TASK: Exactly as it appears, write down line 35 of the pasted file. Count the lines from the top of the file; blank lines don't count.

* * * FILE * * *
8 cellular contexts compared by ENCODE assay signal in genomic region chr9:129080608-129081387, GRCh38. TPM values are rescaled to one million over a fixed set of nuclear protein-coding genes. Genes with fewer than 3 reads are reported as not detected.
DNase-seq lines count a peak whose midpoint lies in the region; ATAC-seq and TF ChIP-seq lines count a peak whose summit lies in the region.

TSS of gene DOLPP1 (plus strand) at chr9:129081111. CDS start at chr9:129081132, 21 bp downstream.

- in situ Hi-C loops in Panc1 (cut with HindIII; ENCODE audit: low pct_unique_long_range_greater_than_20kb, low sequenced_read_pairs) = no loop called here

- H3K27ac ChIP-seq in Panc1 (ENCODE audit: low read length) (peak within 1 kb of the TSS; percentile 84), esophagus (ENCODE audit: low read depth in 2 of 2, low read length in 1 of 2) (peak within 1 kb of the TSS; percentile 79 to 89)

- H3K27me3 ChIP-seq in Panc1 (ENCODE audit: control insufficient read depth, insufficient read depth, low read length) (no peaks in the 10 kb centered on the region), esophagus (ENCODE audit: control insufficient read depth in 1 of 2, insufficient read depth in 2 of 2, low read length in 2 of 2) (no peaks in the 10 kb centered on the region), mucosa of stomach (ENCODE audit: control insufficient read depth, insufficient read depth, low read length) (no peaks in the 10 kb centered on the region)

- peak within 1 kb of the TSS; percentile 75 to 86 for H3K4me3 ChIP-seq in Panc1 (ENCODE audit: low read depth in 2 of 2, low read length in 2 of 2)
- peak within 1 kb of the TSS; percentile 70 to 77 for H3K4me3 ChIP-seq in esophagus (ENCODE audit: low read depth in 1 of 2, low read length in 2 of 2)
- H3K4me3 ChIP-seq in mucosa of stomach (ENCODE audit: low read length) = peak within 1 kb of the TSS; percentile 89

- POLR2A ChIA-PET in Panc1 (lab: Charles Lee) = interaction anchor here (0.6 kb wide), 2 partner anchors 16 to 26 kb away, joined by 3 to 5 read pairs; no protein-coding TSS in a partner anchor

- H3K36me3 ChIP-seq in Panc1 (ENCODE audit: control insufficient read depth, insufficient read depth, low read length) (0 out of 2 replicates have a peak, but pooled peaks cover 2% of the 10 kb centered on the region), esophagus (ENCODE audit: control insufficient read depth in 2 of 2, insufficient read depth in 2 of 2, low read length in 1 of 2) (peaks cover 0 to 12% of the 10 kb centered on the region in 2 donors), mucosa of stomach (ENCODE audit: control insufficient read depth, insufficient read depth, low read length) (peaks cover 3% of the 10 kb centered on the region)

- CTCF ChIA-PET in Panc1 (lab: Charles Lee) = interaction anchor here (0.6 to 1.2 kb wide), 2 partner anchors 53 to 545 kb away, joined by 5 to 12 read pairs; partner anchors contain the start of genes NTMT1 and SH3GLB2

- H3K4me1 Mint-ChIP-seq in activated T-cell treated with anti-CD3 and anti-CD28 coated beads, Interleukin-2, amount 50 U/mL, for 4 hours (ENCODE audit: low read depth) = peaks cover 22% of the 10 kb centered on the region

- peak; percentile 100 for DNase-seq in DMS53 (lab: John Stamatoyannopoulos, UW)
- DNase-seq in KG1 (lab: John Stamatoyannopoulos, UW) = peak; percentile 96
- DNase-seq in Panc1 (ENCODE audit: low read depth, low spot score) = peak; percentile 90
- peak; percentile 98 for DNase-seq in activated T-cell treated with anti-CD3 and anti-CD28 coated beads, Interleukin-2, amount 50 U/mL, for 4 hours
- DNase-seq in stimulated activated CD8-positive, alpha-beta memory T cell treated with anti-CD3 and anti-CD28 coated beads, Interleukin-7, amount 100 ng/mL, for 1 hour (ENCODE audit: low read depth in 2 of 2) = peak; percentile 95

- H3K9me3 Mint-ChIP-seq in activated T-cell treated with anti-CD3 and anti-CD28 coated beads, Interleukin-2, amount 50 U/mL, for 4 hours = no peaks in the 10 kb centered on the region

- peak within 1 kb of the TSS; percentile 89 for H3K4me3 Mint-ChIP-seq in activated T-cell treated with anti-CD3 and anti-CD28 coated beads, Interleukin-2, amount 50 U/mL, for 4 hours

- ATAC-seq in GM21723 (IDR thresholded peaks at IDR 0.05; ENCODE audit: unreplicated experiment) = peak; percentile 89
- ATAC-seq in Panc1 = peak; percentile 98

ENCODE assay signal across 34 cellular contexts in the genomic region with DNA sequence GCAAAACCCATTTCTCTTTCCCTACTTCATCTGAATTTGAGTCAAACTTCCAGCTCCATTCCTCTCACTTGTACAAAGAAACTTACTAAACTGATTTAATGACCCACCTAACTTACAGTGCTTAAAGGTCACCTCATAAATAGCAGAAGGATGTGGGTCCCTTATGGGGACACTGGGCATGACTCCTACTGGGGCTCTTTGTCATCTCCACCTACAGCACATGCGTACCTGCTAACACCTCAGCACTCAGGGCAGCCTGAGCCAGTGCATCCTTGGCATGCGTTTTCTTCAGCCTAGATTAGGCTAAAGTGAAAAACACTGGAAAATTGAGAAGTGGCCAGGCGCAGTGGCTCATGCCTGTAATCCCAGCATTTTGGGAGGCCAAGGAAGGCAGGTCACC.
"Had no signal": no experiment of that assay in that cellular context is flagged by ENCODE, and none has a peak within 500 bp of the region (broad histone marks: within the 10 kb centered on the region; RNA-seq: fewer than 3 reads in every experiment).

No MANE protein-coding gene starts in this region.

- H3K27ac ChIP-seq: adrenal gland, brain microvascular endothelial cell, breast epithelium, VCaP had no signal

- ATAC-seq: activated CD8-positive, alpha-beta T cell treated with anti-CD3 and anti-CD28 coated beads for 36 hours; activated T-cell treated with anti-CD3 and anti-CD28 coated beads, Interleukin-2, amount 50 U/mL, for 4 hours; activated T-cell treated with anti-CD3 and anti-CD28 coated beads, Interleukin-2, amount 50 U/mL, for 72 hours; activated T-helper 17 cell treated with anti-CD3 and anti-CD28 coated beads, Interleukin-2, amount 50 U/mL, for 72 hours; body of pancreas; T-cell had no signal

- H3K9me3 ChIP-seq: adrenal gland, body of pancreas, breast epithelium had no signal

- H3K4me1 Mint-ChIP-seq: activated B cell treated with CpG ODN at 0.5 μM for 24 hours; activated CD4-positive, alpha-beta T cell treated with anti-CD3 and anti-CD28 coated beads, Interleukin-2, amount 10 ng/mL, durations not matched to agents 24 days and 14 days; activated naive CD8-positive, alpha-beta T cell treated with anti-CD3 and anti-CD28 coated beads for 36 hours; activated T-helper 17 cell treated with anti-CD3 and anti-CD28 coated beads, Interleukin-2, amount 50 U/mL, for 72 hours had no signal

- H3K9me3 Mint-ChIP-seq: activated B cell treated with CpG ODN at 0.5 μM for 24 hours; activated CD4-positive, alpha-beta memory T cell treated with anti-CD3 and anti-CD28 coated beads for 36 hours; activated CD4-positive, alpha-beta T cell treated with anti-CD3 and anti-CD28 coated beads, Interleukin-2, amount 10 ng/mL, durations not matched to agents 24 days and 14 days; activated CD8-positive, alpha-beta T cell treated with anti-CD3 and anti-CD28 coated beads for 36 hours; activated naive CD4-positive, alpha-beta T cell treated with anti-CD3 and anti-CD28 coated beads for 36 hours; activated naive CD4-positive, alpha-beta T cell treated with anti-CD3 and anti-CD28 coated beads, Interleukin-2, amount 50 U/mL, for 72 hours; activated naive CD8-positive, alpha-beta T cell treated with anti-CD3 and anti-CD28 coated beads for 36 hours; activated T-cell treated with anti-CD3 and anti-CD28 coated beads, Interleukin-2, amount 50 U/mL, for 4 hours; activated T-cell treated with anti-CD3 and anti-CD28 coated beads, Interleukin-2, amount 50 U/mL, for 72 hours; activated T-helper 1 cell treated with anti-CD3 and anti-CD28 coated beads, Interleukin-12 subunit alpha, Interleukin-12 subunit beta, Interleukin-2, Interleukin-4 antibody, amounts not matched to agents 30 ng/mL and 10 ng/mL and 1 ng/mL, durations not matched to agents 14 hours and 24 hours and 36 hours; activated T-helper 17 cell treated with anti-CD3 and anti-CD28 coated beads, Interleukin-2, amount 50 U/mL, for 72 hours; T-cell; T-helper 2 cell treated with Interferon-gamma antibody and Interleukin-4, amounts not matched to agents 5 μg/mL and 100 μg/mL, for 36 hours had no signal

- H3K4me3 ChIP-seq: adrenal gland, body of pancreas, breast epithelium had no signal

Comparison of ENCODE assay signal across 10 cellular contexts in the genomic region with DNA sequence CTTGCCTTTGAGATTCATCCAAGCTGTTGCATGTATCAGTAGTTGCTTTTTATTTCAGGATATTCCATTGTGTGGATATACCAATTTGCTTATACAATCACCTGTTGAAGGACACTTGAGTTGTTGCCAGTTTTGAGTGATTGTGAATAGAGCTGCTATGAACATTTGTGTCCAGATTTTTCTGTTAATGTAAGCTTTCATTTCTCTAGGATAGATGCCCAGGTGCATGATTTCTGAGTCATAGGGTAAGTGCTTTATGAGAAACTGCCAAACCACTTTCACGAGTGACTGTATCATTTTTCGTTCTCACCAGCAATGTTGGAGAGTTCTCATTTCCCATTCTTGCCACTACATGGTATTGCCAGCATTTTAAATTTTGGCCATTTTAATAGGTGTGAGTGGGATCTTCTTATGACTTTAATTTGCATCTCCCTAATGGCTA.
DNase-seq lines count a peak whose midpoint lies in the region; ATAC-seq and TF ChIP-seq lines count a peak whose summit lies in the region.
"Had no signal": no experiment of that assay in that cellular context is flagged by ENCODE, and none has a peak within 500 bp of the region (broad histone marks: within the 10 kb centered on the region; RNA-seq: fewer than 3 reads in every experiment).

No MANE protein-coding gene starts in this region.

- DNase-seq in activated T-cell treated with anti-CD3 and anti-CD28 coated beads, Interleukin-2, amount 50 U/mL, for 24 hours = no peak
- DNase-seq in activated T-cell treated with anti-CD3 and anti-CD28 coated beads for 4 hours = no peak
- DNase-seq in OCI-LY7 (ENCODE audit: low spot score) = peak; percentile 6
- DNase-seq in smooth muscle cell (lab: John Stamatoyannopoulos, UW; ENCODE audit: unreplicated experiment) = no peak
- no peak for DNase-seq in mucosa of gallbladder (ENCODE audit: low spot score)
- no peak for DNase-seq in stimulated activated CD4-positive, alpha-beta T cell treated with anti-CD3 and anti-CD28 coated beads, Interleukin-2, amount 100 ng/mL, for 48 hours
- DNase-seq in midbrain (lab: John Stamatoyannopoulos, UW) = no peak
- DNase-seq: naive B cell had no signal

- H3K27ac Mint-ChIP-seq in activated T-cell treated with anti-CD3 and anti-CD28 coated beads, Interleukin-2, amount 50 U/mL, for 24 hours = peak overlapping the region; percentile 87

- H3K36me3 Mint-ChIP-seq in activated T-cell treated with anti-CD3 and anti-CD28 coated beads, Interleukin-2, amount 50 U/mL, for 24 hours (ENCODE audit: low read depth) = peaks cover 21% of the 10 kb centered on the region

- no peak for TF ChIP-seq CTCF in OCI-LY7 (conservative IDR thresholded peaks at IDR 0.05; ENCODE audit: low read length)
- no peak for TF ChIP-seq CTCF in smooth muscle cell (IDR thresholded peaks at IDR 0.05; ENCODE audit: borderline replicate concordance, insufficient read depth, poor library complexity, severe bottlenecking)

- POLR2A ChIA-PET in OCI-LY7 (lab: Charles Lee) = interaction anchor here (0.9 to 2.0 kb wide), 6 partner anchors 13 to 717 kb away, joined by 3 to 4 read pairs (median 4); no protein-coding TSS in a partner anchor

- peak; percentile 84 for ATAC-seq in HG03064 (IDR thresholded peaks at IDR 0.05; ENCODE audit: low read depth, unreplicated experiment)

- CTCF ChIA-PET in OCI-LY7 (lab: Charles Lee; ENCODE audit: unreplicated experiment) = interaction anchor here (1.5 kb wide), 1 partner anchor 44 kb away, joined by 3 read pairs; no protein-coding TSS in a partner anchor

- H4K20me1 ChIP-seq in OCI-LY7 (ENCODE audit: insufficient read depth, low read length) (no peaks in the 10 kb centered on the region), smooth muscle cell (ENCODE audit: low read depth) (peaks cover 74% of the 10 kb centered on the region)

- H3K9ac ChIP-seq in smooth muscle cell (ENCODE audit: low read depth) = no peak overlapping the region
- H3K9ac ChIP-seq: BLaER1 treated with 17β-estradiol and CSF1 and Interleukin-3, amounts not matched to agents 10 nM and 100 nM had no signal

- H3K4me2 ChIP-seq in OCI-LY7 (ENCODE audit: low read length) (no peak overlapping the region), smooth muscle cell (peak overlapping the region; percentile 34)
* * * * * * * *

No MANE protein-coding gene starts in this region.